Friday, 31 July 2015


Woohoo, happy Friday muffins! You made it, and the week is so, so nearly over. Here are three pieces of good news to speed you onto the weekend:

1) Today's blogpost is a juicy, spoilerific deleted scene from THE NAME OF THE BLADE which has never been released before and is being hosted exclusively by the lovely Beth at The Reader's Corner. Run over there now and check it out! I promise it's worth it :) *Hint hint*

2) The FRAIL HUMAN HEART Blogtour will be continuing over the weekend, with two more juicy deleted scenes, one on Saturday and one on Sunday - and there are still more posts set for next week! I will carry on posting the links for you here so you need have no fear you'll miss anything.

3) For those of you who are fans of my movie live-snarking, here's some advance warning that I'll be watching and tweeting about X-Men: First Class today - Friday - at 9pm. The film is showing on Film Four, but if you have the DVD you can always pop that in and sync up. Everytime I spontaneously live-tweet a film people say 'I wish I'd known you'd be doing this!' so here I am, responding to popular demand.

In other stuff, I've had one new review on the Frail Human Heart page on Amazon, and a couple of others have popped up on the other books of the trilogy, which I appreciate very much. But the offer of a special secret prize related to the trilogy is still open, so if you're interested in that, now is a good time to nip over there and leave a review - an honest review! - so I can put your name on the list of people who will be in with a chance to win.

And now, a quick snippet for you from one of my two current WIPs.

I'm not actively working on either of these because I'm still waiting for my publisher to hint at me which - if either - they're likely to offer a contract for, and also because I'm expecting my #BaBBook (that's Barefoot on the Wind!) edits back any day now. I think most of you know about my Mulan retelling but I'm also working on another project, which I'm mostly describing as - Downton Abbey meets Outlander, by way of Rebecca. And this second book is the one I'm quoting from today (in completely rough, first draft, unpolished, subject-to-change form of course)!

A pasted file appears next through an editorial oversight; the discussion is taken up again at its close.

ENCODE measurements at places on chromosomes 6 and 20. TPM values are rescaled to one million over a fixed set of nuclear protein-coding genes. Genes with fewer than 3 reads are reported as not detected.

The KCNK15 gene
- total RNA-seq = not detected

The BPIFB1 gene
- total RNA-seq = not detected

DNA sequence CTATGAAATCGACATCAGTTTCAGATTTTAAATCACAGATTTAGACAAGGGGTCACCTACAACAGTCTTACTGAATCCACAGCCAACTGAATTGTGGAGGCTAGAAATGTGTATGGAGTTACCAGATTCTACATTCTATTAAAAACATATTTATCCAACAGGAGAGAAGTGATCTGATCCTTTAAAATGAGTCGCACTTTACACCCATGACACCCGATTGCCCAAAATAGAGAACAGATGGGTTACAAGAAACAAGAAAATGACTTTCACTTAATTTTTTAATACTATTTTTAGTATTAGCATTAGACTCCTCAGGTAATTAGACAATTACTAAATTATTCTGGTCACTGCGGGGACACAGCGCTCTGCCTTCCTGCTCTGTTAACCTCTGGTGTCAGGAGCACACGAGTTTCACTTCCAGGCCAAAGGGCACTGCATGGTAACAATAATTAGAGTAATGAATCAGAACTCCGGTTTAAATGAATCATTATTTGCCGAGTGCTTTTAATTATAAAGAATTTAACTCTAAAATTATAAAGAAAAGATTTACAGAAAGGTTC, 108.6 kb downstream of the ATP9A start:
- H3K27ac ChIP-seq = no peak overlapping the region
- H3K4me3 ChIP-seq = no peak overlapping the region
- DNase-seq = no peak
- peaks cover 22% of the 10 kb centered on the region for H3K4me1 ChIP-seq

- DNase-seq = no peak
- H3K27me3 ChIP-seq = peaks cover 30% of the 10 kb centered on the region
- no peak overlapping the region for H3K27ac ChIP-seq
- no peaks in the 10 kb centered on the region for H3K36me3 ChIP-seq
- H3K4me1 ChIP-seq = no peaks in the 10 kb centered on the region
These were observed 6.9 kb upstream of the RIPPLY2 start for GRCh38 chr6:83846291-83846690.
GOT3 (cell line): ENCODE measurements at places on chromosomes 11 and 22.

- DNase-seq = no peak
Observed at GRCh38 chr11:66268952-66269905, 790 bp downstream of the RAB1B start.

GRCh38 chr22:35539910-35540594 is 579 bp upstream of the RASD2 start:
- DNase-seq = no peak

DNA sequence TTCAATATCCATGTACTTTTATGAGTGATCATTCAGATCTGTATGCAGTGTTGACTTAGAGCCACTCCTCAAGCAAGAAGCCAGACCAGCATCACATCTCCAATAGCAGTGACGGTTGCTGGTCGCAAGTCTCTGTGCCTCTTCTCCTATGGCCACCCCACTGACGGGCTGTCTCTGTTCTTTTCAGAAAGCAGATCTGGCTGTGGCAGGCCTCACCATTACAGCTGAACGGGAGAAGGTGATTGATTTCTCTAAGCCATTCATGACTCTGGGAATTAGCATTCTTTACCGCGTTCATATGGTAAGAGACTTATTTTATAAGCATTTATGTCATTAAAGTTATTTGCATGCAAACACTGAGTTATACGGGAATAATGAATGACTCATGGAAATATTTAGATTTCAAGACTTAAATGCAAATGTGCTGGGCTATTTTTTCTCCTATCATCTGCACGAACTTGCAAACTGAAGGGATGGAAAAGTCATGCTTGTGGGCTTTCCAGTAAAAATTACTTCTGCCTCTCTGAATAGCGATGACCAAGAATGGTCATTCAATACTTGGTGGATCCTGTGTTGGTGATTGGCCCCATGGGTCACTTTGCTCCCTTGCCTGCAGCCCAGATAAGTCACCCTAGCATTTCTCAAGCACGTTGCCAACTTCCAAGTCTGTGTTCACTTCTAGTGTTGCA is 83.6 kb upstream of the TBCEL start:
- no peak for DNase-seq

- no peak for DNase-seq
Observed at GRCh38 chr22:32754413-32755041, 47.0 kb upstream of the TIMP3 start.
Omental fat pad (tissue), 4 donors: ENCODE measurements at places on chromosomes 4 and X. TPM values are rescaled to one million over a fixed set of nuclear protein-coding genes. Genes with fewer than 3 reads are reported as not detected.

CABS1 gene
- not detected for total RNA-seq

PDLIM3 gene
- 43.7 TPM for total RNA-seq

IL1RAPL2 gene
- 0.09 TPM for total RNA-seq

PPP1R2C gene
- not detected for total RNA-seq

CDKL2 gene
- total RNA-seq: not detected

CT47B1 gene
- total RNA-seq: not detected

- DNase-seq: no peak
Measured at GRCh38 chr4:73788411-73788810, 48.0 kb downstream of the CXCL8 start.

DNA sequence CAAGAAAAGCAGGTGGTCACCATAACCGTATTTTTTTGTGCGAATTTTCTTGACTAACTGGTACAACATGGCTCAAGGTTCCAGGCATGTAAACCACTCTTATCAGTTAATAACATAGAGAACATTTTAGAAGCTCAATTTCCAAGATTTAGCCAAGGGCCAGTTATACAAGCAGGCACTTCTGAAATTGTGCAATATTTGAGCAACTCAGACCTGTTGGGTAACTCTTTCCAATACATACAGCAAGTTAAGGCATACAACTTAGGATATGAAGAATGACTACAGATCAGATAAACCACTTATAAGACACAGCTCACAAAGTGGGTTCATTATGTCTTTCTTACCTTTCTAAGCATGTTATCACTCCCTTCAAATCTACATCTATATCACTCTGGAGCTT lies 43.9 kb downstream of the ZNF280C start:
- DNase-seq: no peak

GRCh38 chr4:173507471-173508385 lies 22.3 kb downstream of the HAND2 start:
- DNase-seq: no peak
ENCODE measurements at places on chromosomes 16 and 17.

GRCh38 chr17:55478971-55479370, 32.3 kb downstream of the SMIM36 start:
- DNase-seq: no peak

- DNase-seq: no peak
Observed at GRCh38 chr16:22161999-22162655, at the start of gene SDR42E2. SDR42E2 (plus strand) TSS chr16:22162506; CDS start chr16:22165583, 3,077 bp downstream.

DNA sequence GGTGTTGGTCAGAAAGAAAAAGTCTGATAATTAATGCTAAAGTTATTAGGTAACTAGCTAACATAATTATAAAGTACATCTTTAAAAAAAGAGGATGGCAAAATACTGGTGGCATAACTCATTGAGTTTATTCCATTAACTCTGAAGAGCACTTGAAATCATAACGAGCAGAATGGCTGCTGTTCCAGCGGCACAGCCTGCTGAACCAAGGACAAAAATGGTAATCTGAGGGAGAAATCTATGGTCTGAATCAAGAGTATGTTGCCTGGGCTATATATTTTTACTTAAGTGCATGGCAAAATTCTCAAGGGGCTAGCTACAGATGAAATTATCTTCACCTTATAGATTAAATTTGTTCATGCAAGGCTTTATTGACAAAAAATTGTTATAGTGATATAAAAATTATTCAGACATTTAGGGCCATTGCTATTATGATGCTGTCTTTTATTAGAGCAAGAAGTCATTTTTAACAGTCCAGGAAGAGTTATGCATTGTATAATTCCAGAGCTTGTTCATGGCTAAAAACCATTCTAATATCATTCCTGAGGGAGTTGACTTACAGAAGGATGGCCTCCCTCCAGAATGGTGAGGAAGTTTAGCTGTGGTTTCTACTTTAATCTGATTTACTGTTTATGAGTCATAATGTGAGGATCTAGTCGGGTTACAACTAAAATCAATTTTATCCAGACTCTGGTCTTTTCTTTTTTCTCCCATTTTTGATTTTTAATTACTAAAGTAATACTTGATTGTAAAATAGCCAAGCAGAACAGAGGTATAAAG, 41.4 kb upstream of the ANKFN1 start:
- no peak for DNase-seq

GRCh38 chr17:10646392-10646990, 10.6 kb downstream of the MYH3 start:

Here goes:

The opaque, jagged black sea seethed beneath a delicately pink-flushed sky. Long vertical drifts of cloud, soft grey, were limned with the fiery glow of the rising sun. The headland was a mist shrouded blue-grey shape curving at what seemed like an impossible distance across the surging water, as it it were a half imagined faery land that might evaporate or sink down into the waves with the coming of dawn.

But as the orange ball of the sun continued its steady rise up through the ragged clouds, the whole character of the water began slowly to change, gradually smoothing and paling, until it resembled a long roll of gleaming silver silk, tinted with the warm colours of the sky, that I could have stepped out onto and walked across, and feel ripple, warm and flexible, under the bare soles of my feet. The forested cliffs firmed in my sight, swimming into reality, and the mist that hovered around them lit with gold. The unmistakable, jigsaw puzzle shapes of the ruined castle on the hill loomed up like giant sentinels, looking down sternly on the bay.

Something panged inside me, and I felt my mood shifting, brought down by a vague but strong sense of... what? Unease? A sort of wrongness, like waking from a dream that you were someone else, and for a moment still feeling that it must be real, even though your true memories and life were already forcing their way back in your awareness.

The shape of the ruins was wrong.

My eyes instinctively wanted to trace a different shape, a more symmetrical silhouette, placing turrets and ramparts against the streaked, glowing mists that no longer existed there, mentally rebuilding walls where the walls had clearly fallen down long ago. It was as if some part of me had expected to see the old castle as it had been before. Before the place had.... Before... Before I ever came here.

A chill shivered over the vulnerable skin of my neck and I wrapped my arms around myself, hugging my own chest tightly, digging my nails into the thick nubby wool of my jumper. It didn't help. For the first time I was aware of the cold breathing off the dense, lichen-pocked stone of the sea wall where I sat, seeping through the fabric of my jeans. Hopping down, I forced my eyes away from the inexplicably distressing ancient black ruin to look up at the town instead, spilling down the hillside above me. 

It was a pretty sight - everything was pink and gold, and I could already smell the tempting bready scents of someone baking carried on the mild spring breeze. Maybe it was even Belle - her shop couldn't be far away from here.

When the goosepimples stubbornly stayed, prickling on my skin, a couple of tugs on my hairband sent my hair tumbling down in wild, kinky curls around my shoulders. I shook my head and fluffed it with my fingers. The familiar warm tickle against my nape banished the anxious, alien feelings as much as the reassuring sight of the brightly painted houses hugging the curve of the bay and the buttery warm smell of freshly baked croissants.

Those croissants did smell awfully good, though...

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